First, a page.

The combustion section of the reformer is a section wherein combustion occurs. Generally a flame is visible, however flameless combustion may also be used.

The oxidant gas 103 is a gas comprising oxygen. As used herein a “gas” may be a single gas species or a gaseous mixture. The oxidant gas may be air having an oxygen concentration of about 21 volume %. The oxidant gas may be oxygen-enriched air having an oxygen concentration of greater than 21 volume % to 70 volume %. The oxidant gas may be oxygen-depleted air having an oxygen concentration of 13 volume to less than 21 volume % or 15 volume % to less than 21 volume %, for example exhaust from a gas turbine. At least a portion of the oxidant gas may be introduced into the reformer combustion section through lances. The oxidant gas may be preheated having a temperature of 100 to 600° C. The oxidant gas may be preheated by heat exchange (not shown) between a combustion product gas mixture 130 and/or process gas 12.

At least a portion of the fuel 10 may be premixed with oxidant gas 103 prior to introducing the fuel into the combustion section 110. At least a portion of the fuel may be introduced into the combustion section through fuel lances. To ensure substantially complete combustion of the fuel, a molar ratio of oxygen to fuel is generally provided with a stoichiometry so as to provide about 5 to 10 volume % excess oxygen. Consequently, oxygen is present in the combustion product gas mixture 130.

Fuel and oxidant may be introduced through burners. Burners for use with reformers are available commercially.

Conditions effective to combust the fuel to form a combustion product gas include a furnace temperature in the range of 700° C. to 2500° C. and a pressure in the range of 0.9 to 1.1 atm. In air, the ignition temperature of CH4 is about 700° C. The furnace temperature is a furnace gas temperature in the combustion section of the reformer outside of the flame envelope and may be determined by a suction pyrometer. Suitable conditions include a furnace temperature in the range of 1500° C. to 2500° C. or 1700° C. to 2300° C. and a pressure in the range of 0.9 to 1.1 atm. Preferred combustion conditions in reformers are known in the art.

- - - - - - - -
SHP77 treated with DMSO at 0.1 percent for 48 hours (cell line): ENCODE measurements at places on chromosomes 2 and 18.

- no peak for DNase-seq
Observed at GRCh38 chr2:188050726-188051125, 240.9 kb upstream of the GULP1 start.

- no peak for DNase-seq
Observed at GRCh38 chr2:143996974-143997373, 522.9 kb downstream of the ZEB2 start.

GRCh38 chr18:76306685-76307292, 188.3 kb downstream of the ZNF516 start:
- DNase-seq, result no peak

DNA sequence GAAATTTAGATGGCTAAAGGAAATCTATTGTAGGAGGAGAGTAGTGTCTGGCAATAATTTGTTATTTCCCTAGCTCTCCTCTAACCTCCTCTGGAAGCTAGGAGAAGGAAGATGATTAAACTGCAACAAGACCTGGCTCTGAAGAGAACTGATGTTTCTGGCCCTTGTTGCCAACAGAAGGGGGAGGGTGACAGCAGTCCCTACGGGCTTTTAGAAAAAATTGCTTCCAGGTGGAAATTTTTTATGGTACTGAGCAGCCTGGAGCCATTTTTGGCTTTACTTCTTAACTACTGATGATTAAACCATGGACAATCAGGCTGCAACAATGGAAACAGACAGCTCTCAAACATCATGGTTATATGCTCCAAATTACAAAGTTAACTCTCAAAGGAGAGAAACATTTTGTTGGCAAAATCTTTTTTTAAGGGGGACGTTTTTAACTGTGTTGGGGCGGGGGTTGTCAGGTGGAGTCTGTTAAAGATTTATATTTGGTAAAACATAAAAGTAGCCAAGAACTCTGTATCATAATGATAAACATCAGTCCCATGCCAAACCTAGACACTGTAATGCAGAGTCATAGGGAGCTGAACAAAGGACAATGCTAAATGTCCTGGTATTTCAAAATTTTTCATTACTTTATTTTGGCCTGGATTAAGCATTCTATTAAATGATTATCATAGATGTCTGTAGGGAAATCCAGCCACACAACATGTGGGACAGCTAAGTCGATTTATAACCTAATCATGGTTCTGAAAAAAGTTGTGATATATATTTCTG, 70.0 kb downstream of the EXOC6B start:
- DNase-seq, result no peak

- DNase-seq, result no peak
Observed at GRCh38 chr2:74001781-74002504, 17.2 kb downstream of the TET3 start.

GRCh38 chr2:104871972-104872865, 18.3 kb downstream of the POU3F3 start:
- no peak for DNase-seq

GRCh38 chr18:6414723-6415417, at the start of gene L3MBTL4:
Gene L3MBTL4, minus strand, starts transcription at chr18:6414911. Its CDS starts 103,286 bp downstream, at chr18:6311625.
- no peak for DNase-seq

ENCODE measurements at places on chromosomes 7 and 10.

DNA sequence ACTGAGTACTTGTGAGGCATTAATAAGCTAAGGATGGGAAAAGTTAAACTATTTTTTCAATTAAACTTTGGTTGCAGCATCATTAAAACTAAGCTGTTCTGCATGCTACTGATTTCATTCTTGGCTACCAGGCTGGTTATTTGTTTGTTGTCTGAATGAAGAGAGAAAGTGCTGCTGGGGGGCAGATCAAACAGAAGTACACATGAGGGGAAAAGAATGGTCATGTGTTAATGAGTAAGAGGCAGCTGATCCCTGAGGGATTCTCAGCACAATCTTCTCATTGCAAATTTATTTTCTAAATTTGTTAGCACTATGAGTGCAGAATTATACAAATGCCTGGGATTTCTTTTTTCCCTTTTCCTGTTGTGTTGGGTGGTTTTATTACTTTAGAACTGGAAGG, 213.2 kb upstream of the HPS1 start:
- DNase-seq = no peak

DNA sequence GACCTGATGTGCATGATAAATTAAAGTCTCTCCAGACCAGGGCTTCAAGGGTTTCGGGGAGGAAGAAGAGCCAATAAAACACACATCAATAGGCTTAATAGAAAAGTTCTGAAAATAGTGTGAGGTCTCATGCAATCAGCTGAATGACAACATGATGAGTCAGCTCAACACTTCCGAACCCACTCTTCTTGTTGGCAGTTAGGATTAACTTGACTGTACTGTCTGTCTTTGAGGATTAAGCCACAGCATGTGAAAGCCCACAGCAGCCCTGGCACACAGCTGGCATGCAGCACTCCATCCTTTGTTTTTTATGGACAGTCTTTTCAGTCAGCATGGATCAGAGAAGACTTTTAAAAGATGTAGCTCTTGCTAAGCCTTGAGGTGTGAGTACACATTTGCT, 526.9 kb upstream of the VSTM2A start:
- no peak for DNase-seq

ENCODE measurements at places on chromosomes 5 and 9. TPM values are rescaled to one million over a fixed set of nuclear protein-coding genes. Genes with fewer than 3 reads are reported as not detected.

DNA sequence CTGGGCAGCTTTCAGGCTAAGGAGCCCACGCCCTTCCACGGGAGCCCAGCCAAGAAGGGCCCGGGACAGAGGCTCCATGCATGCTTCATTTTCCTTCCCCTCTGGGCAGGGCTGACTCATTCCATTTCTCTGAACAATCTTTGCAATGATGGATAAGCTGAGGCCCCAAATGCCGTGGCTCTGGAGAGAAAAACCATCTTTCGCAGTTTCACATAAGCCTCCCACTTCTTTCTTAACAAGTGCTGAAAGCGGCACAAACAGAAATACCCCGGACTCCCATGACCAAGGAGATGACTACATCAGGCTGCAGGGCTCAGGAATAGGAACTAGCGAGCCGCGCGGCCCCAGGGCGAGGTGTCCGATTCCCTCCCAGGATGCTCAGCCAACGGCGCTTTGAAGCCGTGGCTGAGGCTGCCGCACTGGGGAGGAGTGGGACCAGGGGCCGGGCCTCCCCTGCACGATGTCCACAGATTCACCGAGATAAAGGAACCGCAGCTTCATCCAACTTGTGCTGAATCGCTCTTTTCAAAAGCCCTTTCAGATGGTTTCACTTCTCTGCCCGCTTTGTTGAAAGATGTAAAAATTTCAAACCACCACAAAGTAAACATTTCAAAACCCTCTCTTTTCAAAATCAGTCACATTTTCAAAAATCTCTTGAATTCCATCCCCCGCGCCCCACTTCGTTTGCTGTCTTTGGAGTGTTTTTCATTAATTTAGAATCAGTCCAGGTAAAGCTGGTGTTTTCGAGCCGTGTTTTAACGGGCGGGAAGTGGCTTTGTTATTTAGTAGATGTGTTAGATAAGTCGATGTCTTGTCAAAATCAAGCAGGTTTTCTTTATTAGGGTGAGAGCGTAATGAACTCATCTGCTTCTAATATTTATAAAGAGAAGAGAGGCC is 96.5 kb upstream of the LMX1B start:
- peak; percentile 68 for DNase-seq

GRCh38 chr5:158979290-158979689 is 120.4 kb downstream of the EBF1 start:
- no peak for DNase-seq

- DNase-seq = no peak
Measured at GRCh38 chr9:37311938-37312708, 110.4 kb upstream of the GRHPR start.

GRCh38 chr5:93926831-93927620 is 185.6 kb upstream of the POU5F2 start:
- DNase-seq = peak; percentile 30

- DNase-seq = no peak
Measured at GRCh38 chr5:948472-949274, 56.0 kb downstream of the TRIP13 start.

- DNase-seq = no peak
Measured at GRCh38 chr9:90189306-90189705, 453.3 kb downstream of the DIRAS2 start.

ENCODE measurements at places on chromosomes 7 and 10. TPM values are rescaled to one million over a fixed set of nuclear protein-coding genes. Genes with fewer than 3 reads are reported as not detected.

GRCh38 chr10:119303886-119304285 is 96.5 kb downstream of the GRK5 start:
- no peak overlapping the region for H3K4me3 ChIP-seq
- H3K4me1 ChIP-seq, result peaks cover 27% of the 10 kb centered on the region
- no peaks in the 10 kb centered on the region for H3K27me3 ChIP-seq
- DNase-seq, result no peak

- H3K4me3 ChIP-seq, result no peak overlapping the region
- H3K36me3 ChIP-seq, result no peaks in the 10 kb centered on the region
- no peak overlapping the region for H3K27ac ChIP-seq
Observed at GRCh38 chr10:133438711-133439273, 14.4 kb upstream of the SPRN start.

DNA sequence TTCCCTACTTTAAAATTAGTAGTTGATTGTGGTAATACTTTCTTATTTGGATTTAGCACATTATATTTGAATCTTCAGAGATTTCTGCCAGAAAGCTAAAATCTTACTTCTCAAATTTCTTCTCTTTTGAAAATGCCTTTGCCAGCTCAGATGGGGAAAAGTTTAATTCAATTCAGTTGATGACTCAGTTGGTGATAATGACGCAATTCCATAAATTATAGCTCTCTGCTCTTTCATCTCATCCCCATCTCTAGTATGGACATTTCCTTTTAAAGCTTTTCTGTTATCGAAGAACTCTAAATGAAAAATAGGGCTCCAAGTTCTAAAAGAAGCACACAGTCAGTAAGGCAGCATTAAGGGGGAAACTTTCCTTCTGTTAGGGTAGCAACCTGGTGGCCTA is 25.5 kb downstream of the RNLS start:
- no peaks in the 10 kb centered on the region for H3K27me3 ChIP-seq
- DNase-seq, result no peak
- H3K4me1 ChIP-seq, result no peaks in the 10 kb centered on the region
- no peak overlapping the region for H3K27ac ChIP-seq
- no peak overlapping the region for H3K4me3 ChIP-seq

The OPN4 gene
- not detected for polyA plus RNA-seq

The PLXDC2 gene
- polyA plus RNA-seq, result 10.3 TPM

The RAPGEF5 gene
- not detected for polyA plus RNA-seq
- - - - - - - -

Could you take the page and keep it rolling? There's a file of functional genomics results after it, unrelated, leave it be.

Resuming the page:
When the fuel and oxygen are combusted, heat is generated and a combustion product gas 130 is formed. Heat from the combustion process is transferred to the plurality of catalyst-containing reformer tubes 101 thereby supplying energy for the endothermic reforming reaction. The combustion product gas is any gas mixture resulting from at least partial combustion of the fuel and the oxygen and comprises CO2 and H2O. The combustion product gas mixture may comprise H2O, CO2, N2, O2, and generally lesser amounts of CO and unburned hydrocarbons.

The combustion product gas mixture may also comprise NOx or other pollutant gases. NOx reduction techniques known in the art of industrial combustion may be used, for example flue gas recirculation, fuel staging, oxygen staging, selective catalytic or non-catalytic reduction with ammonia, etc.

The combustion product gas may be passed from the combustion section 110 to a heat exchanger section 120 of the reformer where heat may be transferred from the combustion product gas to other streams thereby increasing the efficiency of the overall process. The heat exchanger section 120 is often called the convection section of the reformer. The combustion section of the reformer is also called the radiant section of the reformer due to the radiant heat transfer from the combustion flames to the reformer tubes. There is essentially no radiant heat transfer from the combustion flames in the combustion section to the heat transfer tubes in the heat exchanger section of the reformer.

The method further comprises heating a first stream 503 comprising the recycle water 500 and optionally injection make-up water 501 by indirect heat transfer with the combustion product gas 130 thereby producing steam for the steam-containing stream 550 from the first stream 503. Prior to heating the recycle water 500, the recycle water may be cleaned up, for example filtered, but not nearly so much as typical boiler feed water. The steam produced at a first pressure between 1 MPa (absolute) to 10 MPa (absolute) or between 2 MPa (absolute) to 6 MPa (absolute) with a first steam quality less than 100% on a mass flow rate basis. The first pressure may be selected based upon the reservoir properties and distance between the steam generation site and the reservoir. The first steam quality may be between 50% and 85% on a mass flow rate basis. A mixture of steam and water is often called wet steam. For the purposes of this disclosure, steam quality in the range of 50% to 90% is as measured by the method and device disclosed in U.S. Pat. No. 5,214,956. In carrying out the method, steam quality may be measured by any known means with steam quality correlated to the measurements obtained by the device described in U.S. Pat. No. 5,214,956. Steam quality in the range greater than 90%, is as measured by a throttling calorimeter, for example, see Marks' Mechanical Engineer's Handbook, Sixth Edition, T. Baumeister, Ed., p. 16-27, McGraw-Hill Book Co., 1958. Measuring the steam quality is not required for carrying out the method.